Controlling spontaneous visuals from video games

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Gamers have reported a variety of visual Game Transfer Phenomena experiences. These include perceptual distortions of objects or environments, mind visualizations and pseudo-hallucinations where gamers have seen images from the game floating in the back of their eyelids or in front of their eyes.

Interestingly, while many gamers have simply seen the video game images either static or in movement, others claim they have even replayed full game sessions in their mind.

Also, some gamers said they could induce perceptual distortions based on elements from the game.

Being able to control visual sensory information that arise spontaneously, usually without our awareness more than deliberately imagining or visualizing video game segments is very challenging.

According to research, hypnagogic visual hallucinations (when images are seen at sleep onset) disappear when the individual tries to control the images. However, can visuospatial skills (e.g. mental rotation) and visual memory typically attributed to frequently playing video games contribute to exercise some control over the images?

I wonder to what degree gamers can actually control their visual experiences?

The control can include prolonging the duration of visuals, moving the images, replaying the game, and inducing the images.

It is important to make clear that there is a difference between imagining the video game images than experiencing the sensation of seeing coloured afterimages and shapes in the back of the eyelids.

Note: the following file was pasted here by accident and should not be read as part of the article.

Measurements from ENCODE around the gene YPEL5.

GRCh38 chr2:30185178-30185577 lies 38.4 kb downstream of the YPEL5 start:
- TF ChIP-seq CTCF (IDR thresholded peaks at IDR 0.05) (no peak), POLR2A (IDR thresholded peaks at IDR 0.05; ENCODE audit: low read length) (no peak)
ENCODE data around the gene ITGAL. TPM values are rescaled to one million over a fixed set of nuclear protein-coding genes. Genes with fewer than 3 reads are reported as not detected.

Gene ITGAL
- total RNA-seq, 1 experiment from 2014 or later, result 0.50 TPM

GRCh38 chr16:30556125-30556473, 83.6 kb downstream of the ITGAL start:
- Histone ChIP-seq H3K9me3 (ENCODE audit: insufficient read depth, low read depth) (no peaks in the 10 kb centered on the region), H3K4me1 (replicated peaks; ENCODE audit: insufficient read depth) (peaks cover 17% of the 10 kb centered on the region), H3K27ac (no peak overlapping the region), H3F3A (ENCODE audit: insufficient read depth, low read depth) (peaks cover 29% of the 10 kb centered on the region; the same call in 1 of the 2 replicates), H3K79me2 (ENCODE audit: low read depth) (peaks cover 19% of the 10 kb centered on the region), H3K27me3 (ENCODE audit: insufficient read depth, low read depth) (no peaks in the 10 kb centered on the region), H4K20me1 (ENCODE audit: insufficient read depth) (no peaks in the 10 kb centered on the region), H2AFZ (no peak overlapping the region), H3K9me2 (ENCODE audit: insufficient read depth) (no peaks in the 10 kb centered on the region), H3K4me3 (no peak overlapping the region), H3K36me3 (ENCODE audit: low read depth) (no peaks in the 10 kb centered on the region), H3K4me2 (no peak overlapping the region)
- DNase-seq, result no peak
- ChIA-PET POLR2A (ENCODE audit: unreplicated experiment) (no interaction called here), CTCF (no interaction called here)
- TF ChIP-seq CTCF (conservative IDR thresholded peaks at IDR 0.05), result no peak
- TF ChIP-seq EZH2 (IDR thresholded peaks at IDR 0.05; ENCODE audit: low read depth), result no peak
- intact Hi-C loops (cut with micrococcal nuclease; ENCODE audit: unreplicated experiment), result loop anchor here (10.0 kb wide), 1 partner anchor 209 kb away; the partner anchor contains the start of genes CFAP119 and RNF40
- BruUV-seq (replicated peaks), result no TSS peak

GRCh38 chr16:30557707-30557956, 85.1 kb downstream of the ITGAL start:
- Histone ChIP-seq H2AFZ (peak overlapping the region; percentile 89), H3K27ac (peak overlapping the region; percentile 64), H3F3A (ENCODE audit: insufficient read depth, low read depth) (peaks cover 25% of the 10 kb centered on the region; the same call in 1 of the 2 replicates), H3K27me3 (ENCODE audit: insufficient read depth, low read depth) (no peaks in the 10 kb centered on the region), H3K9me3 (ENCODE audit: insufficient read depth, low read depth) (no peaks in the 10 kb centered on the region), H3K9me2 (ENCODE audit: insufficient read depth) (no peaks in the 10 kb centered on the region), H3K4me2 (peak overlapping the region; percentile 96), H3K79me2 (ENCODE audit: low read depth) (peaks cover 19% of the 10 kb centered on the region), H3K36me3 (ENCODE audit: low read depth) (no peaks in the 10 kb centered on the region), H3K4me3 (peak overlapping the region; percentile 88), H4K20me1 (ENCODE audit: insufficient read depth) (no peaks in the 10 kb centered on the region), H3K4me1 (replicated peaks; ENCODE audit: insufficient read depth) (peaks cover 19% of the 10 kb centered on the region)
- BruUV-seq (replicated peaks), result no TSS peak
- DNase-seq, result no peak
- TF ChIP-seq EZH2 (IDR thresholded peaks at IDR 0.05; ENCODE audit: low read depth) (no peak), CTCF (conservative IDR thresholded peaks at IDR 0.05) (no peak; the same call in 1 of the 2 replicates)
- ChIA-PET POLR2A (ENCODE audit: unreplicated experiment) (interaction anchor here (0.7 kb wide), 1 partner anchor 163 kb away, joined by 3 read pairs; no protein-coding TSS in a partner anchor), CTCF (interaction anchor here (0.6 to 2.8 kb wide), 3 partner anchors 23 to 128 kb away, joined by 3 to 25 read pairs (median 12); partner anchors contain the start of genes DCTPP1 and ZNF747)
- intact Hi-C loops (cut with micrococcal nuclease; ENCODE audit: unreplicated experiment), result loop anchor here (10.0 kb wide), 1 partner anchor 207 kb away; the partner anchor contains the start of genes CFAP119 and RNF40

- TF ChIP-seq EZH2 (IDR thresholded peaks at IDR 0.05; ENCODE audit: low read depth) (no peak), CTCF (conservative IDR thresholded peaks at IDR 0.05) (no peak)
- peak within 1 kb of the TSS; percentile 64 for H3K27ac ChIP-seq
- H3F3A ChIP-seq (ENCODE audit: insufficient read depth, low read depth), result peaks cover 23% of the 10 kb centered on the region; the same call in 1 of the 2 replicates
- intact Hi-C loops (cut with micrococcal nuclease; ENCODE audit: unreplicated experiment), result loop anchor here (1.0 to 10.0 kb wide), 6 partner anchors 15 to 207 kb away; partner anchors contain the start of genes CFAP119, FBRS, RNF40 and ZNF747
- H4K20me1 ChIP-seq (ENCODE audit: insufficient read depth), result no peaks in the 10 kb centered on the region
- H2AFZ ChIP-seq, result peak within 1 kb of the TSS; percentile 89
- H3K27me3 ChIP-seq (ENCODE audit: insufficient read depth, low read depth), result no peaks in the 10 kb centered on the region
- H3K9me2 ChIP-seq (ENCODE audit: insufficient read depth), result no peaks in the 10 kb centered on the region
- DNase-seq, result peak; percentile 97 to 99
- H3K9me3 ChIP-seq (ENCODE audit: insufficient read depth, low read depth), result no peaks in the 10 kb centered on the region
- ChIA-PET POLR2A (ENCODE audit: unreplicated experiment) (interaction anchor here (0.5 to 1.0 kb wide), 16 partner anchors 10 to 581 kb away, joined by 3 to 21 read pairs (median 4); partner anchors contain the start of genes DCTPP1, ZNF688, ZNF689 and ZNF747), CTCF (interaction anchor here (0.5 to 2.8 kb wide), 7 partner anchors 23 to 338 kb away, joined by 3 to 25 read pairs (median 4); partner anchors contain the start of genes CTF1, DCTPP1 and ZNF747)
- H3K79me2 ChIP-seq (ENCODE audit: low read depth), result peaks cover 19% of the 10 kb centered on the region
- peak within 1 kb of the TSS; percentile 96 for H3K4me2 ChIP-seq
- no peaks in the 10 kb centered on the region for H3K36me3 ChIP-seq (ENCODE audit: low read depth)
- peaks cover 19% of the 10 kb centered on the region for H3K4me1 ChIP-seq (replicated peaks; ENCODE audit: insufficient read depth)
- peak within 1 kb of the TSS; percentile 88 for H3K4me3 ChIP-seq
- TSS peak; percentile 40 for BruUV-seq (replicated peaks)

If you look at a bright lamp for a short period, you will get an afterimage. You can also easily see a negative afterimage (with opposite colour) by looking at the cross in the centre of the image below.

afterimage_1_

Further readings

Ortiz de Gortari, A. B., & Griffiths, M. D. (2014a). Altered visual perception in Game Transfer Phenomena: An empirical self-report study. International Journal of Human-Computer Interaction, 30(2), 95-105.
Ortiz de Gortari, A. B., Aronsson, K., & Griffiths, M. D. (2011). Game Transfer Phenomena in video game playing: A qualitative interview study. International Journal of Cyber Behavior, Psychology and Learning 1(3), 15-33.

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About Angelica B. Ortiz de Gortari

Dr. Angelica B. Ortiz de Gortari is Marie Curie Postdoctoral Research fellow in Cyberpsychology. Critical inquiry on the psychosocial implications of interactive media technologies has been her professional passion since undergraduate school, when she conducted one of the first studies on internet addiction. Game Transfer Phenomena (GTP) is her area of research expertise, for which she has won awards. Dr. Ortiz de Gortari’s research has been featured in different media worldwide including Discovery News, History Channel News, BBC World Service, the New Scientist and the International Herald Tribune. Her research on GTP has even inspired an episode of the TV series CSI: Cyber. She has published academically and presented at several international conferences. The goal of her research is maximizing the psychological and social benefits of interactive virtual technologies while reducing the potential risks it can present to some individuals.

Posted on November 24, 2015, in GTP Adventures, Poll, Reflections and tagged , , , , , . Bookmark the permalink. Leave a comment.

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